Over the years several regulations have been adopted that have as their purpose the protection of students' rights. Of particular interest are the following:
Section 504 of the Rehabilitation Act of 1973 as amended, provides that no otherwise handicapped individual in the United States . . . shall, solely by reason of his/her handicap, be excluded from participation in, be denied the benefits of, or be subjected to discrimination under any program or activity receiving federal financial assistance. For more information, contact the Learning Support and Disabilities Services director.
The Americans with Disabilities Act (ADA) of 1990 provides comprehensive civil rights protection to individuals with disabilities and prohibits discrimination on the basis of disability in employment, places of public accommodations, state and local government services, and telecommunications. For more information, contact the Learning Support and Disabilities Services director.
The Buckley Amendment: The Family Educational Rights and Privacy Act (FERPA) otherwise known as "The Buckley Amendment," provides students with access to their school records. A detailed outline of the The College of Idaho "Student Records Policy" is contained in the student records section of the student handbook.
Title IX of the Education Admendmants of 1972 This legislation provides that no person in the United States shall, on the basis of sex, be excluded from participation in, be denied the benefits of, or be subjected to discrimination under any education program or activity receiving federal financial assistance.
- The Title IX coordinator for The College of Idaho is Reagan Rossi, 208-459-5855, firstname.lastname@example.org. Any inquiries regarding Title IX compliance should be directed to the Title IX Coordinator and/or the Office for Civil Rights.
Students' Right to Know Act requires the disclosure of information on completion and graduation rates, as well as security policies and procedures, crimes and crime rates. This information is in a variety of campus publications, including this Student Handbook, and is available upon request. In compliance with the Campus Security Act, the college is furnishing the following information:
The College of Idaho Department of Campus Safety is the safety and security division of the college. Officers are assigned to this department after a complete and thorough background investigation. Annual, on-going training is provided. Both full and part-time officers come from a variety of safety and security backgrounds including law enforcement, fire department, military, and private security. These officers are supervised by the Director of Campus Safety. The officers handle the full range of public safety services and enforce all laws as well as college policies.
The college also works closely with the Caldwell Police Department, Canyon County Sheriff and Prosecutor's Victim/Witness Program. Any reports of incidents involving C of I students, on or off campus, are forwarded to the Dean of Student Affairs (or his designee) so that the best interests of students, employees and the community can be served. C of I considers personal safety a priority. Incident reports and safety concerns are reviewed and acted upon according to professional law enforcement standards.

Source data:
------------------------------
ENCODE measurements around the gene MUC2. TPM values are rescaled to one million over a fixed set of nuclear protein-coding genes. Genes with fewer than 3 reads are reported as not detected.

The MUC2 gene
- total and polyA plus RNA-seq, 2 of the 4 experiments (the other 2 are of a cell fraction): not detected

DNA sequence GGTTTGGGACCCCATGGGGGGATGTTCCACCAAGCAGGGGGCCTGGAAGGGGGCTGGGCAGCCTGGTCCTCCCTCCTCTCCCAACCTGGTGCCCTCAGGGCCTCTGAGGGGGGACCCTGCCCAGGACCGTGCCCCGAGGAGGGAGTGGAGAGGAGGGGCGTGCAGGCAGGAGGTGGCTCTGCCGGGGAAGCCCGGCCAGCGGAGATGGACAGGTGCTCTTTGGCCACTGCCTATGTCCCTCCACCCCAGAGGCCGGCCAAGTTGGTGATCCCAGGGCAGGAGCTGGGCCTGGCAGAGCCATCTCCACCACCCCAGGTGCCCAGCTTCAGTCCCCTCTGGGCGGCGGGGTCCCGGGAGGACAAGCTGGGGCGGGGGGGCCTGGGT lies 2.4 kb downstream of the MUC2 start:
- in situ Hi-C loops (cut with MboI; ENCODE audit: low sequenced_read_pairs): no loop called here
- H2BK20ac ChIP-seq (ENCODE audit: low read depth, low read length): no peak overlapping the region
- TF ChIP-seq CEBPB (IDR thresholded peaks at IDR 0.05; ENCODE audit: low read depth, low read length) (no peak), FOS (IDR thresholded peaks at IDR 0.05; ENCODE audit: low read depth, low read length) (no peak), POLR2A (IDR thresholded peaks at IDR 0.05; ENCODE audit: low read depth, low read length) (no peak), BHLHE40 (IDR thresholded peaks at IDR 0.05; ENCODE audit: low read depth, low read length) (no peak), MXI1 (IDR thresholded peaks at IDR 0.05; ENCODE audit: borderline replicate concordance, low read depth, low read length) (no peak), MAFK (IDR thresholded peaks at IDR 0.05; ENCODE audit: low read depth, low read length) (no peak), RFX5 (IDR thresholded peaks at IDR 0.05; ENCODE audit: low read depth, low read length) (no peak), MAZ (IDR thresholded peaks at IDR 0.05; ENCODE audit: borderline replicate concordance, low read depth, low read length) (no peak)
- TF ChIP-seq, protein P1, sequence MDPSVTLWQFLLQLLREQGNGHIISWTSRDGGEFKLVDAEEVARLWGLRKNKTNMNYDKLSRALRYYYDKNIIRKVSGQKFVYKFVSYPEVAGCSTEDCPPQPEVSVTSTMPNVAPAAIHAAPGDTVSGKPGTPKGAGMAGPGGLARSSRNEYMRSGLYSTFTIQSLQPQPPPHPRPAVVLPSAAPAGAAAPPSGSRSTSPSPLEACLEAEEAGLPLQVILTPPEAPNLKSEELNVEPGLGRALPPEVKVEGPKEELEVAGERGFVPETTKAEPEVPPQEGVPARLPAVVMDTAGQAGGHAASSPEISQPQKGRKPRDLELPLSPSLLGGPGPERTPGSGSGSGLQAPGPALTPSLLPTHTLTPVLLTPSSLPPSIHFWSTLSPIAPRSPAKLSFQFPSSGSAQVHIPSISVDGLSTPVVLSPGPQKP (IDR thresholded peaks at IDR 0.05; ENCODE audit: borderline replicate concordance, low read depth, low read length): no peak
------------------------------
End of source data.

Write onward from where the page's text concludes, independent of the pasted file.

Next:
Students are required to comply with the directives of Campus Safety officers and any college official in performance of their assigned duties. Students are required to present valid identification when requested to do so. Campus Safety officers may detain a suspect when there is reasonable suspicion or probable cause to believe that a crime has been committed.
Campus Safety is responsible for the enforcement of policies, rules and regulations set forth by The College of Idaho, and to report criminal violations to the proper authorities. To report crimes or emergencies, members of the college community should call 208.459.5151 if off campus or ext. 5151 from any campus extension. For life-threatening emergencies, call 9-911 from any campus extension or press the red button on any courtesy phone located throughout the campus. Be prepared to advise the dispatcher where the emergency is located.
Clery Act requires colleges and universities to disclose certain timely and annual information about campus crime and security policies.
The Violence Against Women Reauthorization Act of 2013 (VAWA) was initially passed in 1994, and created the first U.S. federal legislation acknowledging domestic violence and sexual assault as crimes, and provided federal resources to encourage community-coordinated responses to combating violence. Its reauthorization in 2000 improved the foundation established by VAWA 1994 by creating a much-needed legal assistance program for victims and by expanding the definition of crime to include dating violence and stalking. Its subsequent reauthorization in 2005 took a more holistic approach to addressing these crimes and created new programs to meet the emerging needs of communities working to prevent violence. Included in the 2005 reauthorization were new focus areas such as prevention, landmark housing protections for survivors, funding for rape crisis centers, and culturally- and linguistically-specific services. VAWA 2013 will ensure the continuation and improvement of these vital, lifesaving programs and laws.